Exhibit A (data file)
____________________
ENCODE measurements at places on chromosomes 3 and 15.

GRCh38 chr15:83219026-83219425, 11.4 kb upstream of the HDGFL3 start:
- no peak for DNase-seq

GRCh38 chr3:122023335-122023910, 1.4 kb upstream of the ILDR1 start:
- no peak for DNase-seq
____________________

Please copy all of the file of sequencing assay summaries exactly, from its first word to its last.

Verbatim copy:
ENCODE measurements at places on chromosomes 3 and 15.

GRCh38 chr15:83219026-83219425, 11.4 kb upstream of the HDGFL3 start:
- no peak for DNase-seq

GRCh38 chr3:122023335-122023910, 1.4 kb upstream of the ILDR1 start:
- no peak for DNase-seq